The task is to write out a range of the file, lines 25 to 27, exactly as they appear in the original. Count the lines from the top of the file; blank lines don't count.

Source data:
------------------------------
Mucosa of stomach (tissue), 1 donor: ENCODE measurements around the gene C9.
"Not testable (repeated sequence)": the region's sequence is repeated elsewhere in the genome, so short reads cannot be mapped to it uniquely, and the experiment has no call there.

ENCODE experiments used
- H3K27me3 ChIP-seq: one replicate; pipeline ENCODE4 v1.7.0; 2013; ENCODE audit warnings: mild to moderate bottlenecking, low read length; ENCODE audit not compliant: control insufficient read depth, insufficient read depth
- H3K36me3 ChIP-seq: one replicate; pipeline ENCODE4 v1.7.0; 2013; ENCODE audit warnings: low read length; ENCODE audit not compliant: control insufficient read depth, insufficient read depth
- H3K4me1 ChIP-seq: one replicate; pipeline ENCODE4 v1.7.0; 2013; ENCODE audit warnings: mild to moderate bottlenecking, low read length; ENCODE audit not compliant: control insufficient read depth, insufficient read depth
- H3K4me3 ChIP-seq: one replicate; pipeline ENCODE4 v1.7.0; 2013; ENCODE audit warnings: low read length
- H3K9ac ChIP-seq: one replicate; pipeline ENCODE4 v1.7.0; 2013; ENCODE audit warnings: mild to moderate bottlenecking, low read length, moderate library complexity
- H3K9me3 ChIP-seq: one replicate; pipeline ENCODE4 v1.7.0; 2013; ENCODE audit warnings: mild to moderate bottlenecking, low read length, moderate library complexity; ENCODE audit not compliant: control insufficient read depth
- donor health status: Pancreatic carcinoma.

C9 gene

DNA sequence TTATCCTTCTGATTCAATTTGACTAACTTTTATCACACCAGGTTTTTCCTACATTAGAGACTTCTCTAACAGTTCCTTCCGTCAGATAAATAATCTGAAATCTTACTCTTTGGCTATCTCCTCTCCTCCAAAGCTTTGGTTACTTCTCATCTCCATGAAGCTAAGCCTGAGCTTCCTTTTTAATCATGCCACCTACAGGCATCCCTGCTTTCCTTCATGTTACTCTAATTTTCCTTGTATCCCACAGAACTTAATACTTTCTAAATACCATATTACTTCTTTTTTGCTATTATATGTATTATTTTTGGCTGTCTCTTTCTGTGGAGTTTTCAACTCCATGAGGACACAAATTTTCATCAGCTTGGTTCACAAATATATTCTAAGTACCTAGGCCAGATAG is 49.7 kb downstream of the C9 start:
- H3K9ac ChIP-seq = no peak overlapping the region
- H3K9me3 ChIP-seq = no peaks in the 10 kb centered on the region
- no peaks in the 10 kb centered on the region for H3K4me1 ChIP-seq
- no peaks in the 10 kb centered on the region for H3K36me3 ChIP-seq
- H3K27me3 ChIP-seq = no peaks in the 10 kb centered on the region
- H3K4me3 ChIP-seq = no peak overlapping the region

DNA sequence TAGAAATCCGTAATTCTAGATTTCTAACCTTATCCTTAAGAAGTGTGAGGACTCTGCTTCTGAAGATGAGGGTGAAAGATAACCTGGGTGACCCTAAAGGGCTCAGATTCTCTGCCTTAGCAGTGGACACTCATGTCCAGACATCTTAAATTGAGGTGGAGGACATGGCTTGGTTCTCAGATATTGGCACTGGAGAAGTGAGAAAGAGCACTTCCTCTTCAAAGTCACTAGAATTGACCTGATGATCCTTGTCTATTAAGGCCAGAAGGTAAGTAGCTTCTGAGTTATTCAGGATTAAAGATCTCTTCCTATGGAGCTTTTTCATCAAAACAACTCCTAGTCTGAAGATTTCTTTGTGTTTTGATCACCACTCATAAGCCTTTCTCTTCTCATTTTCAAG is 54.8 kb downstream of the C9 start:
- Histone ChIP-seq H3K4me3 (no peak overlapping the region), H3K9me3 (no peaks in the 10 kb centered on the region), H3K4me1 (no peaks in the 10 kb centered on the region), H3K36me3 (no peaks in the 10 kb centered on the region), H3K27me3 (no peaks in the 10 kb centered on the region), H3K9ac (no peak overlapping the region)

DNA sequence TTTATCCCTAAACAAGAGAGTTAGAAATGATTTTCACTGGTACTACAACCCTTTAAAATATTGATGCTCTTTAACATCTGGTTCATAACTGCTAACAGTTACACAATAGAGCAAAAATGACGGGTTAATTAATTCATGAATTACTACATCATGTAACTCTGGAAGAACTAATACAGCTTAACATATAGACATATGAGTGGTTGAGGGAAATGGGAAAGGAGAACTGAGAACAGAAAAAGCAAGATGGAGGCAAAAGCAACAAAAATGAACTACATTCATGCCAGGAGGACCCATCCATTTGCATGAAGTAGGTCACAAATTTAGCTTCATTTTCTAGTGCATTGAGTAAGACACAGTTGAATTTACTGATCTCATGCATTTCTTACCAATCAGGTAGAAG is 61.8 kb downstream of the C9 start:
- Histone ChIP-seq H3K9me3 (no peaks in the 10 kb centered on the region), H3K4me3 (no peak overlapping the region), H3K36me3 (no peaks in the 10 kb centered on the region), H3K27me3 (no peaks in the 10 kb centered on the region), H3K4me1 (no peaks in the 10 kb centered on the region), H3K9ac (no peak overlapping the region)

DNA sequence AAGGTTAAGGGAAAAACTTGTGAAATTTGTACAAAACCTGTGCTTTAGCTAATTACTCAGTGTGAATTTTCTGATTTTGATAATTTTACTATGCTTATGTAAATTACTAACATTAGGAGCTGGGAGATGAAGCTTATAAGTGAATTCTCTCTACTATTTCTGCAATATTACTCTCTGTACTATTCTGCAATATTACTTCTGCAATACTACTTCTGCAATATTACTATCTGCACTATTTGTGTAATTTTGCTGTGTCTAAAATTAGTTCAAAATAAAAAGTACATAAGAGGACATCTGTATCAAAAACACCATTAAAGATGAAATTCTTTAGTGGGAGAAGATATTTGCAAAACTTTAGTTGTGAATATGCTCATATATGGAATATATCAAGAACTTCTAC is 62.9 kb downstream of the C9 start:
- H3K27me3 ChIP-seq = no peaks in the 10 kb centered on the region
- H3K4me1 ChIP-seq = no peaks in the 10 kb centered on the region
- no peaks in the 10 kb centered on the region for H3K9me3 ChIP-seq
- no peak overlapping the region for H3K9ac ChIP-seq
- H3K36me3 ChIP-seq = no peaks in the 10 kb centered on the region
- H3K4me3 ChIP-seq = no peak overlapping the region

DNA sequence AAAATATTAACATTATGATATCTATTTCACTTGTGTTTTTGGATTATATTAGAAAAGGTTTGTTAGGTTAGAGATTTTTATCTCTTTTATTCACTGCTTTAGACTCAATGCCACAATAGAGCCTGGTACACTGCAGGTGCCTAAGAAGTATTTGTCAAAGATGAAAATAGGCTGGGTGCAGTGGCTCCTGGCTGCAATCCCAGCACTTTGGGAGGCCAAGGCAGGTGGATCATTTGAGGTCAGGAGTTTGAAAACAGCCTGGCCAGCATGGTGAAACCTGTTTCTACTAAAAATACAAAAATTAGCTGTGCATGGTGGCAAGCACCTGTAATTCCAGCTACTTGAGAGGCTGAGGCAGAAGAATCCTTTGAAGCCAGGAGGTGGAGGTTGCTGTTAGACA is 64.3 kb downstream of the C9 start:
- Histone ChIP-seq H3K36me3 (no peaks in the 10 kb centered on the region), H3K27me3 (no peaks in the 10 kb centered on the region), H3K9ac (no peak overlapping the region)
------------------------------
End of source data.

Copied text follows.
- H3K4me1 ChIP-seq = no peaks in the 10 kb centered on the region
- no peaks in the 10 kb centered on the region for H3K9me3 ChIP-seq
- no peak overlapping the region for H3K9ac ChIP-seq